LPC10 is much maligned, because most people have only ever heard a broken codec. The are numerous broken implementations of LPC10 around the web. Try the one in spandsp. While not exactly hi-fi, it isn’t nearly as bad as what most people have heard as LPC10 quality.

  • david

    Hi Steve,

    I just listened to the spandsp LPC-10 files, and I agree, in particular through a speaker they sound reasonable. More synthetic through headphones. Makes me wonder why Hams haven’t done more work with this vocoder, on a clear channel it would sound better than many SSB signals. Perhaps a full packaged solution like D-start is required, including FEC and a modem.

    The Wikipedia entry for Iridium says the service uses AMBE. IIRC when first proposed about 20 year ago Iridium was backed by Motorola which might explain the early use of PSELP.

    - David

  • Gee. my memory is bad. When I tried Googling for PSELP, to see if there was any good material on it, I found an email from me on the speex mailing list saying PSELP was replaced in the Iridium system. :-\

    Although I don’t know the details of PSELP I know its not a million miles from MELP. Its patented, and so not of any real interest here.

  • This is excellent news. I’m not a fan of digital radio but I wish you well with your project.

  • Tony Langdon

    Good to see some work being done on open source low speed codecs. One question. Do you have any plans to go below 2400 bps, say down to 1200 bps (for example, for inclusion into programs such as FDMDV)? I feel 1200 bps is getting close to the sweet spot for HF DV systems. 2400 works for VHF, as D-STAR demonstrates.

    Anyway, good luck with the venture, looking forward to hearing the results. :)

  • david

    Hi Tony. Sure I think there is potential for a 1200 bit/s codec. One approach might be to exploit the high degree of correlation between adjacent frames of speech, for example buffer up 80ms of speech and just transmit the small frame-frame changes. This would introduce some delay but this is no big deal for simplex (push to talk) telephony.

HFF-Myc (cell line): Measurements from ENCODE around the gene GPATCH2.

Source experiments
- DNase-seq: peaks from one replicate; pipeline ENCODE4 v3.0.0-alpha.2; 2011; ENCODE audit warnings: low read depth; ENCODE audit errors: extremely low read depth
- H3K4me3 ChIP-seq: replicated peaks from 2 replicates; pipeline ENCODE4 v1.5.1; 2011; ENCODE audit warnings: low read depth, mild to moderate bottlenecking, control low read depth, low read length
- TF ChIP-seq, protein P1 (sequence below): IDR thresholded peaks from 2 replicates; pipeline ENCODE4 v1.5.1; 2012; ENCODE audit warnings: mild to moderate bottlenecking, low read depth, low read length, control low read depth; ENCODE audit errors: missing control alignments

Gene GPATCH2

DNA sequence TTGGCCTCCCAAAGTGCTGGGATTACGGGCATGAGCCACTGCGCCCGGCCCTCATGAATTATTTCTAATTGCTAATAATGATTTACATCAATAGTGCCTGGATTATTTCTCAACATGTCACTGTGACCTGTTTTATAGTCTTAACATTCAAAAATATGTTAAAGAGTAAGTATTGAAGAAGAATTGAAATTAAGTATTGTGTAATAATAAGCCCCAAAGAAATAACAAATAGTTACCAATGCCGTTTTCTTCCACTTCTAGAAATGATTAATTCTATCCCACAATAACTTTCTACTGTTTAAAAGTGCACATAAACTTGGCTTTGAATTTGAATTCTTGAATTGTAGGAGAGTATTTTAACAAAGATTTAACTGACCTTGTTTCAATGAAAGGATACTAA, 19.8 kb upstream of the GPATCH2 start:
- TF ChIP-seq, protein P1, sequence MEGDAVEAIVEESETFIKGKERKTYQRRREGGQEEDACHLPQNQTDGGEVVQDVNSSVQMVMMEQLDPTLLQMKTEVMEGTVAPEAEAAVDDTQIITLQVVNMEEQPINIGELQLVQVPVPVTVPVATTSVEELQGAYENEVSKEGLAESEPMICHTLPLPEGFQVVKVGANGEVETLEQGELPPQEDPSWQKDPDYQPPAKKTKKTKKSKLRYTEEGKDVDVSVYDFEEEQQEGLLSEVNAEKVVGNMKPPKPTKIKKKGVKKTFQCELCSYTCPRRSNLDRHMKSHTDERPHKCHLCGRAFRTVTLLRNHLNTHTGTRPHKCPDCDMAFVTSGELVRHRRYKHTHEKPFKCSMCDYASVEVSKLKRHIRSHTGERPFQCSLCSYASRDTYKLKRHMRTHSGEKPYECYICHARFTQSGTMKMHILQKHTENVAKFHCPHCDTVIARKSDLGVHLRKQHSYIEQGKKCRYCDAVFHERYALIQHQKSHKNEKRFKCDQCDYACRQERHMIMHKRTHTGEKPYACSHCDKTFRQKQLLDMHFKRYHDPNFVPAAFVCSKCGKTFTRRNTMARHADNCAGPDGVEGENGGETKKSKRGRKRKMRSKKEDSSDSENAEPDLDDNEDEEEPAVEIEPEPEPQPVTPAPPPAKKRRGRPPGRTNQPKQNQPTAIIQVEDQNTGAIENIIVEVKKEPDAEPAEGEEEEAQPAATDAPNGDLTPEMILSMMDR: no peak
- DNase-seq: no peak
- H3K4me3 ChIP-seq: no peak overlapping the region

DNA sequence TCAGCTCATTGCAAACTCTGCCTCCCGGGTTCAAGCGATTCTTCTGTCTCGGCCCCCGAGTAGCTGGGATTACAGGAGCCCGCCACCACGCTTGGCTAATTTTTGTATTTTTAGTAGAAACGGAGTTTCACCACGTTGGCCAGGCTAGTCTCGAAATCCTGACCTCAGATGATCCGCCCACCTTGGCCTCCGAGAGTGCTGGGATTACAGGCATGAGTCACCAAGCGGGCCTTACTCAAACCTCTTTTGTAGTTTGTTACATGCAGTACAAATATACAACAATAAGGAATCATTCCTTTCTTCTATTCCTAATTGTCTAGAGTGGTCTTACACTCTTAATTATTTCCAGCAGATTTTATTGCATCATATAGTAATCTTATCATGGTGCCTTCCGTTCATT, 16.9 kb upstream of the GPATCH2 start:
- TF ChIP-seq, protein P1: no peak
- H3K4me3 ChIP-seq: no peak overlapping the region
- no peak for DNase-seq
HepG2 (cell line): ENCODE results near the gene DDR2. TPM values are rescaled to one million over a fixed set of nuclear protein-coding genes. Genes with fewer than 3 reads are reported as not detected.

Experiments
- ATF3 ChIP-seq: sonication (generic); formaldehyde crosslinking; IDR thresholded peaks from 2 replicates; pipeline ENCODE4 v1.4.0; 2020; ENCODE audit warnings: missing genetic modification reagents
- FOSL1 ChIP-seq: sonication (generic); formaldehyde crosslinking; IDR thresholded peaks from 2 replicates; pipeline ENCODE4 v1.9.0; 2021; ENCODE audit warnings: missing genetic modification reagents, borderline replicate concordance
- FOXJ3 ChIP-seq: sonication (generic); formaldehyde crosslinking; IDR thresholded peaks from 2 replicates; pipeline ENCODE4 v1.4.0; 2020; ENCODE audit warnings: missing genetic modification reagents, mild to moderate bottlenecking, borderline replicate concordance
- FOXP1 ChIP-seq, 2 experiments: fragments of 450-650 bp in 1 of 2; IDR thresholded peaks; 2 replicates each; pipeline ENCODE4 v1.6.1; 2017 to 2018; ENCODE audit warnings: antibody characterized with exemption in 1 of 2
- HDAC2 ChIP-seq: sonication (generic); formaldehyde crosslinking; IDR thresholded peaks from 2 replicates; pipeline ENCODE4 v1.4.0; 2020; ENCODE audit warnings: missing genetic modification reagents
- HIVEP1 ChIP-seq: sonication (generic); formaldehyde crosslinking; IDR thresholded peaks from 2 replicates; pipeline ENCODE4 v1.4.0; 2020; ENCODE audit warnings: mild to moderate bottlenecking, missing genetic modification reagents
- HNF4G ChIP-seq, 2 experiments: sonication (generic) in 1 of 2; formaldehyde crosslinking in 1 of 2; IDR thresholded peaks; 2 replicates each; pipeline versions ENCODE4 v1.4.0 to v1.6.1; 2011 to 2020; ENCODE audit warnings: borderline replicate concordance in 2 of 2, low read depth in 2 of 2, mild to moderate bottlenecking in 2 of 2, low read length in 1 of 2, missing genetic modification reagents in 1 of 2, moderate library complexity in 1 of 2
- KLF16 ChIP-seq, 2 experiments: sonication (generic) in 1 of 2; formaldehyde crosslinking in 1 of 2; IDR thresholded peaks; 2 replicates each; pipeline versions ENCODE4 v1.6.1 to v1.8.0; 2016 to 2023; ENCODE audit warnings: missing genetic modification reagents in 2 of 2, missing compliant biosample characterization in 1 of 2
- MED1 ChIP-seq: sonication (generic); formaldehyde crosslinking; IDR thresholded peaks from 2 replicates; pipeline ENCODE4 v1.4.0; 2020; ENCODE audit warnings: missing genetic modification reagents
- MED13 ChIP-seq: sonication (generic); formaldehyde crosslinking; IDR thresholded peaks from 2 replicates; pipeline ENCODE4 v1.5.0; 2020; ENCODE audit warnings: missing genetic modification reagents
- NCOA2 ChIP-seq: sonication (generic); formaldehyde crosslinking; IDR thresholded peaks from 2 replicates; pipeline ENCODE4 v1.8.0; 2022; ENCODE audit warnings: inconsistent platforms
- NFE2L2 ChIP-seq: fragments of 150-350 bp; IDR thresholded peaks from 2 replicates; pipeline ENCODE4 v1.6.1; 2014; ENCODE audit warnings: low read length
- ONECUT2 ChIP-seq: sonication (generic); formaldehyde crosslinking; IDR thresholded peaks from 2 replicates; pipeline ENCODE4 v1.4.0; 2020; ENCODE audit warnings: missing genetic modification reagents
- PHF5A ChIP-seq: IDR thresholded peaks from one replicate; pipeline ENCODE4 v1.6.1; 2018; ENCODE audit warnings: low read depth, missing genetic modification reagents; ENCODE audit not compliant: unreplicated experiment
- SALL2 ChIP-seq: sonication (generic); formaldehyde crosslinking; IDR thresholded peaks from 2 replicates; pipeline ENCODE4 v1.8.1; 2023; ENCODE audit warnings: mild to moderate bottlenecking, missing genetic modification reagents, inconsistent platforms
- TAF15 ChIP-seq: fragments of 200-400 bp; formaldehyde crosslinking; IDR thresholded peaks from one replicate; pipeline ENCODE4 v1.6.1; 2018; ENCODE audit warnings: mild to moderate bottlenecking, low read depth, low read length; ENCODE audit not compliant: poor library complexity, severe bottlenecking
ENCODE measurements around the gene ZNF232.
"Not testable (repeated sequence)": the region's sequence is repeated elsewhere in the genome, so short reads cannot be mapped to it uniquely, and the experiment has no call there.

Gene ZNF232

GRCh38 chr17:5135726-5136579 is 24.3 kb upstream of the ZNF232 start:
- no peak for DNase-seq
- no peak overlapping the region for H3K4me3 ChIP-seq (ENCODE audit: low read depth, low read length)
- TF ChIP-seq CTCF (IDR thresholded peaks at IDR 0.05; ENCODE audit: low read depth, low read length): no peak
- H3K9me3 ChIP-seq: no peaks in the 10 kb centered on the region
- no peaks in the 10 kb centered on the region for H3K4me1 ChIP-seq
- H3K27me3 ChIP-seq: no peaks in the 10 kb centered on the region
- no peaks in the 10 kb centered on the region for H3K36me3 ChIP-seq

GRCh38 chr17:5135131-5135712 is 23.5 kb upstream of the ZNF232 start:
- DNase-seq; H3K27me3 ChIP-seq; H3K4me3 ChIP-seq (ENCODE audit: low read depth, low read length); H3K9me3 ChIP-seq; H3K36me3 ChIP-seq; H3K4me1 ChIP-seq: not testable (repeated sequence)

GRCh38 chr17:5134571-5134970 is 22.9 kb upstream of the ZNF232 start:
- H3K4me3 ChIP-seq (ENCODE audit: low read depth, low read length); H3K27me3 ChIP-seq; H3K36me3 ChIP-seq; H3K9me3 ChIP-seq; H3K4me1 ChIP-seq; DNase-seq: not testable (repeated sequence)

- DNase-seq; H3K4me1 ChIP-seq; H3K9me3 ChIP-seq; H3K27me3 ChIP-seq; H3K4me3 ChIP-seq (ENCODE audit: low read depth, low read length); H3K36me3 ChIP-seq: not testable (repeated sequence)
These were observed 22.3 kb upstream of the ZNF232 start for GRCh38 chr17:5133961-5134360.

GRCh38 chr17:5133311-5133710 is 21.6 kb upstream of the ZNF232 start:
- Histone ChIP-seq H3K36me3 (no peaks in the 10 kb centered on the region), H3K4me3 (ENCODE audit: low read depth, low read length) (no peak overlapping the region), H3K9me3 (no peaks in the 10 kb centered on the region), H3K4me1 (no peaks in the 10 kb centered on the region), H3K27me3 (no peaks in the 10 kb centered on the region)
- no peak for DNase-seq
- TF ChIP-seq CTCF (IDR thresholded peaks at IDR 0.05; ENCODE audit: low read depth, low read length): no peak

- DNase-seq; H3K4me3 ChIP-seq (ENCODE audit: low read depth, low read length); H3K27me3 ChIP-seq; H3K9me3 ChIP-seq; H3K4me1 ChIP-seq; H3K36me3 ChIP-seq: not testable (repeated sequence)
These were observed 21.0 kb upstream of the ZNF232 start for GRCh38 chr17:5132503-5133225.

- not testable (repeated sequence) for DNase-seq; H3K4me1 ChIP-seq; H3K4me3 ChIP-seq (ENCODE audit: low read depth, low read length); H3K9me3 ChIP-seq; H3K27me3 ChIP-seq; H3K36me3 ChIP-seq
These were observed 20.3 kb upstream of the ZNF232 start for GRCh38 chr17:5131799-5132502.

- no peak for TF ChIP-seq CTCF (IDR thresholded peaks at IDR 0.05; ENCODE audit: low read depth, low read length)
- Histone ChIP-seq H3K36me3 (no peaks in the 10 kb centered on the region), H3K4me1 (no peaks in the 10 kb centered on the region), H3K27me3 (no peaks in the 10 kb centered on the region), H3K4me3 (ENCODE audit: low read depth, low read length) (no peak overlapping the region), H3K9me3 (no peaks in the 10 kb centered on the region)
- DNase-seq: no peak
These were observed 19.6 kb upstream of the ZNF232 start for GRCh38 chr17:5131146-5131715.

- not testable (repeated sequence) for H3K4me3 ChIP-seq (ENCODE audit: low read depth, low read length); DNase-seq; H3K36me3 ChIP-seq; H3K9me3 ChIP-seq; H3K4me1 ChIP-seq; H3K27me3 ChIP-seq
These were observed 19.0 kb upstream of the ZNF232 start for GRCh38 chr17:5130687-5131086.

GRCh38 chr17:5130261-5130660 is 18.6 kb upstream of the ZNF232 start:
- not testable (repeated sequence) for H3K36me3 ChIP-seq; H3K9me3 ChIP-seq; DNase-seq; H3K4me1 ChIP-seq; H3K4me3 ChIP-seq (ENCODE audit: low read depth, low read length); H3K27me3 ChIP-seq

Another issue with bit rates is the overhead for Forward Error Correction (FEC). For example at 2400 bit/s you might want to add 800-1200 bit/s second for FEC. It depends on how many bit errors you are likely to get over your given channel.

  • Hi David,

    On what do you base the balance of 800-1200 FEC bits for 2400 bits of codec data? Most radio systems use more. GSM, for example, adds about 9k to 13k in full rate mode, or 5k to 6k in half rate mode.

  • david

    Just a gut feel – the low bit rate speech coding work I have been involved with in the past used roughly that amount of FEC. D-star using 1200 bps FEC on top of 2400 bps voice. There are some HF Ham systems that use no FEC with 1200 bit/s voice.

    Appropriate application of FEC depends on the application, the channel, error distribution, modulation scheme, sensitivity of codec bits, correcting power of the FEC code plus a few other factors. There is also a lot that can be done with no FEC overhead for example packet repetition and tracking codec parameters like energy.